3.3 Teaching translation

Although the  linguistic and extralinguistic subcompetencies  that Hurtado (1999: 43) mentions, as she clarifies later, are not exclusive to translation competency – that is, they can be possessed by any person who knows two languages ​​well and who has a broad culture. In general, the translator possesses them in a special way:

He is not a linguistics specialist, but he must be an exemplary user of languages ​​with a great capacity for understanding in the SL and reexpression in the TL; and he is not necessarily a specialist in any field of knowledge, but he must be able to acquire, by properly documenting himself, the necessary knowledge to be able to translate.

Hence the importance of strengthening these two  subcompetences  with a particular focus oriented to translation.

In this same order of ideas,  Delisle  and  Bastin  (1995: 50) point out that in the translation class a way should be found to develop the most important aspects of the cognitive process typical of  translation activity , that is, logical analysis, interpretation of the meaning of a message through analysis and logical reasoning, sensitivity to the texture of a text, etc.

It is necessary, they point out, to carry out exercises that improve the reflective capacity and analytical faculty of future translators. Hurtado (1999: 16 and 19), for his part, establishes an interesting difference between traditional translation didactics – focused solely on the translation of texts, the analysis of linguistic problems and the offering of a translation proposal that is commented – and didactics with a textual contrastive approach – which introduces contrastive considerations from a point of view of the functioning of the texts (elements of coherence and cohesion, textual typologies), much closer to the reality in which the translator operates.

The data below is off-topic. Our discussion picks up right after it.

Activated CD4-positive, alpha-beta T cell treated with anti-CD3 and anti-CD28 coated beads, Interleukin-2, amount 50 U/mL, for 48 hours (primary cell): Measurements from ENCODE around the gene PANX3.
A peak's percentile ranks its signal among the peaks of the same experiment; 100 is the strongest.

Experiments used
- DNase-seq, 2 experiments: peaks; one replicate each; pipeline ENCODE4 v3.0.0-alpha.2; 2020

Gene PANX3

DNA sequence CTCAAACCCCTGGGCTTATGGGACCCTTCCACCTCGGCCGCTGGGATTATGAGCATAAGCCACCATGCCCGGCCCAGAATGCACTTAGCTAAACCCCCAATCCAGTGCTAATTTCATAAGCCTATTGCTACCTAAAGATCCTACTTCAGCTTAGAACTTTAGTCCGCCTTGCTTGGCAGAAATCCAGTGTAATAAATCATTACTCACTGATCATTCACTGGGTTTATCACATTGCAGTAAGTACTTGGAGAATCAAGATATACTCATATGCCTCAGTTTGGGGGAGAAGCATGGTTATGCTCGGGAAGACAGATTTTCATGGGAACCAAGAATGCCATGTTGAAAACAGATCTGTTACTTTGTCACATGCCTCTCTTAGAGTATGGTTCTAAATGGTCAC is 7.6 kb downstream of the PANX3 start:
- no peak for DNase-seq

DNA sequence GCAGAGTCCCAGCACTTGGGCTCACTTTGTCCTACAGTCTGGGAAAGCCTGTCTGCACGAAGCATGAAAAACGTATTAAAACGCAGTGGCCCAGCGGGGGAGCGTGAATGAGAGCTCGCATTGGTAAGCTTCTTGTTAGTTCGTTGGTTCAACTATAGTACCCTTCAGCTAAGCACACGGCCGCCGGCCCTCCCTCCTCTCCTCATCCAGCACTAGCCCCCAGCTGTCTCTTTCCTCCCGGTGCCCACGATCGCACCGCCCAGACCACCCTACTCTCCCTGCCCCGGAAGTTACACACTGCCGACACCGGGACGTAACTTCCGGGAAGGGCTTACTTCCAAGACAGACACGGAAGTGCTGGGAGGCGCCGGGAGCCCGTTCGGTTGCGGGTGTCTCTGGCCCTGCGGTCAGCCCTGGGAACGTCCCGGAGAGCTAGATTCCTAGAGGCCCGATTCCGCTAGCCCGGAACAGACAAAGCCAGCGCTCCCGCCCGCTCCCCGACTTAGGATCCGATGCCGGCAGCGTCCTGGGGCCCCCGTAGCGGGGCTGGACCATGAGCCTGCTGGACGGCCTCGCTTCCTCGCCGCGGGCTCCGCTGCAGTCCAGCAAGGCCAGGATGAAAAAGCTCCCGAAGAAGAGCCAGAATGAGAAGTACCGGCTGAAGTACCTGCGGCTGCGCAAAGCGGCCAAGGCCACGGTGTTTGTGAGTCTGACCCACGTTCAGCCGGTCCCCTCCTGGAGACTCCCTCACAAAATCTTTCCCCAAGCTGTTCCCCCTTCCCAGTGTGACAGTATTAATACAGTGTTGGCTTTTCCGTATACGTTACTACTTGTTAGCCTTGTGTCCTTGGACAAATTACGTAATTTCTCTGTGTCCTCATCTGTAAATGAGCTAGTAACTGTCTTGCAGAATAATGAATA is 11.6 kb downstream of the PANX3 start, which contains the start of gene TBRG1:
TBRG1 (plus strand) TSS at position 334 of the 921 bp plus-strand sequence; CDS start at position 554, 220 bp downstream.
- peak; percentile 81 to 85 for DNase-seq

It is also worth highlighting the fact that various authors reinforce the need for an analysis of the discursive aspects in translation teaching by proposing the need to evaluate the quality of translations from a more holistic point of view, in which the the analysis of the process versus the product ( Gile , 1995: 10-11), or in which the quantitative is combined with the qualitative at a level not only microstructural, but also   macrostructural ,   suprastructural   and   peritextual  ( Larose , 1987), by insisting on go beyond error analysis and evaluate the adequacy of the TT based on its functionality ( Nord , 1991), or by proposing the application of argumentation theory in the evaluation of translations (Malcolm, 2001).

There is no doubt, on the other hand, that it is necessary to emphasize the communicative essence of the translation process which, as noted above, is also typical of interpretation, which is why various specialists consider the application of exercises to be very useful. related to interpretation in the training of translators (Collados, De Manuel and Parra, 2001: 159-174;  Hönig , 1995: 166; Hurtado, 1999: 21;  Nord , 1996: 321).